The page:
Best Rebound Performance: This was tough. Cody Durden deserved serious consideration for manner in which he disposed of Buys, jumping him early and getting him out of there. But I ultimately went with Moises. It wasn’t just that Moises beat a more proven opponent in Christos Giagos. It was the manner in which he beat him Durden had a degree of luck catching Buys with one of his wild haymakers. Moises dissected Giagos methodically, utilizing his world class BJJ to advance bit by bit to the point he secured an RNC. It was a nice reminder of Moises’ potential after two consecutive losses.

Most Stacked Division: For the longest time, the lightweight division has gotten the reputation as the deepest division in the sport. I haven’t disagreed either. It makes sense, given those who fight there tend to be a bit too small to find big success in other sports that put such an emphasis on size. In other words, the best athletes that would excel in the heavyweight and light heavyweight divisions of MMA are already participating in the NBA and NFL. Can’t blame them; they make a shit ton more money. However, with the rise of MMA’s popularity, the bantamweight division may very well be deeper than lightweight, at least in terms of high-level prospects. The obvious name to point out from UFC Vegas 57 is Umar Nurmagomedov as he turned in a dominant performance over Nate Maness. But it would be foolish to overlook the other two bantamweight contests on the card. Morozov and Paiva turned in what may have been the FOTN had the main event not delivered in the way it did. Plus, Mario Bautista, in what appears to be the most overlooked performance of the evening, disposed of gritty veteran Brian Kelleher in just under half a round. Bautista looks like he’s ready to make a big move, adding yet another talented youngster to the mix at 135.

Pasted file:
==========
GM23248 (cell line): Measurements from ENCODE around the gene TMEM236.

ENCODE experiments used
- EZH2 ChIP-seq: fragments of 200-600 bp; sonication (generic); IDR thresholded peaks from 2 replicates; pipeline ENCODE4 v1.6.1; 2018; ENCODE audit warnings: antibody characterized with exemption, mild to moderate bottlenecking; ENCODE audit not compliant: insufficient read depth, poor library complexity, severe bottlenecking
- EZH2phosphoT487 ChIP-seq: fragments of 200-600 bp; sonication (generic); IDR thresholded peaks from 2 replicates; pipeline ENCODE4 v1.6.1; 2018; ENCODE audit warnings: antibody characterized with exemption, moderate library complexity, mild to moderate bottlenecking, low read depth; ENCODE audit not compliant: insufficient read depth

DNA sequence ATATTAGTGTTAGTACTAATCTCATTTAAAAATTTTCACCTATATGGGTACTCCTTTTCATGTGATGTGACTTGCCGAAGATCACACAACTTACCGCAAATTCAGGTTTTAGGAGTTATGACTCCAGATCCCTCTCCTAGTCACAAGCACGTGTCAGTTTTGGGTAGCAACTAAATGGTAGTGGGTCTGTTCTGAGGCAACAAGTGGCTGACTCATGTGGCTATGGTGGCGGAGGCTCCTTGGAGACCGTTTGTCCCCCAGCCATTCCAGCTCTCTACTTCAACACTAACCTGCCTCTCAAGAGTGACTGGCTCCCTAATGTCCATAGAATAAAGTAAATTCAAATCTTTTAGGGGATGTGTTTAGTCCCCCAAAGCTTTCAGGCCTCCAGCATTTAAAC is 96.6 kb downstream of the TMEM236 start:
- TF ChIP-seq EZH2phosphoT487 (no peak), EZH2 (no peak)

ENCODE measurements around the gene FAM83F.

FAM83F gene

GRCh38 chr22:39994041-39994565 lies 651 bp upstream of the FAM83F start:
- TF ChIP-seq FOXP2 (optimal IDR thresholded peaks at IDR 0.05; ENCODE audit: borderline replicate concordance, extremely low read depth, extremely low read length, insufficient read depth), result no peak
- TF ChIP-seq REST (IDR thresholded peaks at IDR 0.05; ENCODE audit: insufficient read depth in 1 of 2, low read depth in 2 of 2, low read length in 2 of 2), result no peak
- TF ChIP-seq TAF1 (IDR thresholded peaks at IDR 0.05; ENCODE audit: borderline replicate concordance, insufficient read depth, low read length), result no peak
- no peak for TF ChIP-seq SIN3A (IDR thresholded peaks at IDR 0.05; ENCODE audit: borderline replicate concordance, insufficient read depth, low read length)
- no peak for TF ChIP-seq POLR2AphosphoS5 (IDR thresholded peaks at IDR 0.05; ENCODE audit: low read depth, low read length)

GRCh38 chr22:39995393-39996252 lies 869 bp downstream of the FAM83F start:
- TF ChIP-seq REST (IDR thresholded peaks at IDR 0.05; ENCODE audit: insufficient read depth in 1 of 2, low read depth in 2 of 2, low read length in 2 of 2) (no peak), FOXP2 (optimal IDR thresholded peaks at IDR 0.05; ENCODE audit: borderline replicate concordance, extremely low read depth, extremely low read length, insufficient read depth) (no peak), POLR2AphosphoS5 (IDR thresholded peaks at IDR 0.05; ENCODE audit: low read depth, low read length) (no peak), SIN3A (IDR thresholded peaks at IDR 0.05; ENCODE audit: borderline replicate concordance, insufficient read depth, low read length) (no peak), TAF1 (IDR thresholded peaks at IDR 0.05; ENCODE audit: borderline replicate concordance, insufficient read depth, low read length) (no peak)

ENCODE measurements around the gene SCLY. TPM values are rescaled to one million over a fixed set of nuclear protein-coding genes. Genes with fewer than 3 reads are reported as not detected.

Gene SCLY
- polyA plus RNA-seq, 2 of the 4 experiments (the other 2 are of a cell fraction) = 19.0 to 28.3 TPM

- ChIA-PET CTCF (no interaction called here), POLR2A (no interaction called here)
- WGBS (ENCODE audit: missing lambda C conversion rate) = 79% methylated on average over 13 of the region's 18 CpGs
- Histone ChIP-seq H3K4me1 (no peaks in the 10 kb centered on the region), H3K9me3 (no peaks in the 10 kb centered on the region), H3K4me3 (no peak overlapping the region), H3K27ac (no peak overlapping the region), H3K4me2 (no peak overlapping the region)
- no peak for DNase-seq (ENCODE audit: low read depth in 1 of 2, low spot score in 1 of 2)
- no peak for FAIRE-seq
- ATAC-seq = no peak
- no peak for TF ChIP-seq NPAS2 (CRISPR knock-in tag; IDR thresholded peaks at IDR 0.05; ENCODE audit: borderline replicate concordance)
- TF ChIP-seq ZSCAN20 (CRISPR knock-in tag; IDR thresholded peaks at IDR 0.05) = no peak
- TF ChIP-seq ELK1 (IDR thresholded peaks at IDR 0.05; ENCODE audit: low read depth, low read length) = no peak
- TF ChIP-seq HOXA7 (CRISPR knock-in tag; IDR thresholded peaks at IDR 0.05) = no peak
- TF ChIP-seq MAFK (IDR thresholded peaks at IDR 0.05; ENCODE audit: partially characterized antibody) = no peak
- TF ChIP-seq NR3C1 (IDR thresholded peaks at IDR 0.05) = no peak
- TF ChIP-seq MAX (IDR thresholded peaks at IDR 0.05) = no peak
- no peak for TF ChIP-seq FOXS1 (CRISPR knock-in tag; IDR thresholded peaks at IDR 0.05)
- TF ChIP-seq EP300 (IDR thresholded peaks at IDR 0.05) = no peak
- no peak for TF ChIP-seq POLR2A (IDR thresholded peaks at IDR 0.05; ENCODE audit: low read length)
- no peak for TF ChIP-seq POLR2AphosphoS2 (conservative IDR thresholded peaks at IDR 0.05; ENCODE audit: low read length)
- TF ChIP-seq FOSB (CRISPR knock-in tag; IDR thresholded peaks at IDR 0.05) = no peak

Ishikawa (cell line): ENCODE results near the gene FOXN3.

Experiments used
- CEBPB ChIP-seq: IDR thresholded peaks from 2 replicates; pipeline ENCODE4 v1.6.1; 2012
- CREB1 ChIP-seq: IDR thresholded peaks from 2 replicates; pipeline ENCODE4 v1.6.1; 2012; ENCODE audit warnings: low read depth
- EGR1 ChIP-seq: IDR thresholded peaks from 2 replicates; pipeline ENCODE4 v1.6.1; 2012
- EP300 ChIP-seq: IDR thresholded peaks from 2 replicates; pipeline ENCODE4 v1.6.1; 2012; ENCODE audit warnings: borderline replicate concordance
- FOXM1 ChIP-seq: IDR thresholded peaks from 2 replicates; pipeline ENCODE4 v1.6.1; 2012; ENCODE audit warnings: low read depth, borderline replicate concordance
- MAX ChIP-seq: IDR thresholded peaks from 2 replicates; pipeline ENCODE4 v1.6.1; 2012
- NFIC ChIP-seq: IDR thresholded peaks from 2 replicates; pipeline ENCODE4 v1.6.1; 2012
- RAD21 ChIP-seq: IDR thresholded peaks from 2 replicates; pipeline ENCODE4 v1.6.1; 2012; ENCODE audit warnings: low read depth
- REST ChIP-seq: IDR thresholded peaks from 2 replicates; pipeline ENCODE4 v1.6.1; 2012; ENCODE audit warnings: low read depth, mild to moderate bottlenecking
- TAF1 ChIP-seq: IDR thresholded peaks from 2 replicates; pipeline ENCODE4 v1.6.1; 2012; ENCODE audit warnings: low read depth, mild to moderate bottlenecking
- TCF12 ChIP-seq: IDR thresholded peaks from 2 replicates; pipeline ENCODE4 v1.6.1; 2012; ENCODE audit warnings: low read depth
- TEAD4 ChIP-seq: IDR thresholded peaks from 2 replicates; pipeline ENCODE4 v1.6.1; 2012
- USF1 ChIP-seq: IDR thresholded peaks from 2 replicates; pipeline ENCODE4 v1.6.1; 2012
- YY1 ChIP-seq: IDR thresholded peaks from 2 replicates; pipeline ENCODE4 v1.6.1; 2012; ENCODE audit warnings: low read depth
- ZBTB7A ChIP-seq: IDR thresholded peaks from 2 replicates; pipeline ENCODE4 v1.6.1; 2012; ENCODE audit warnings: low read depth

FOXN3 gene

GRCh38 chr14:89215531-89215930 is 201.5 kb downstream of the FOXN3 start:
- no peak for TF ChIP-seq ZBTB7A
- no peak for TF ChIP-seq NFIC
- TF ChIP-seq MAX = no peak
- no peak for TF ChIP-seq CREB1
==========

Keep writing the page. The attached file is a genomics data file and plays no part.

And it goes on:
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About the author
Dayne Fox
Dayne Fox

Dayne Fox is a contributing writer and analyst for Bloody Elbow. He has been writing about combat sports since 2013 and a member of Bloody Elbow since 2016. Dayne primarily contributes opinion pieces and event coverage. Dayne’s specialties are putting together the preview articles for all the UFC events and post-fight analysis. Outside of writing on combat sports, Dayne works in the purchasing department of a construction company, formerly working as an analyst. He is also a proud husband and father. In what spare time he can find, he enjoys strategy games and is a movie enthusiast. He is based in Utah.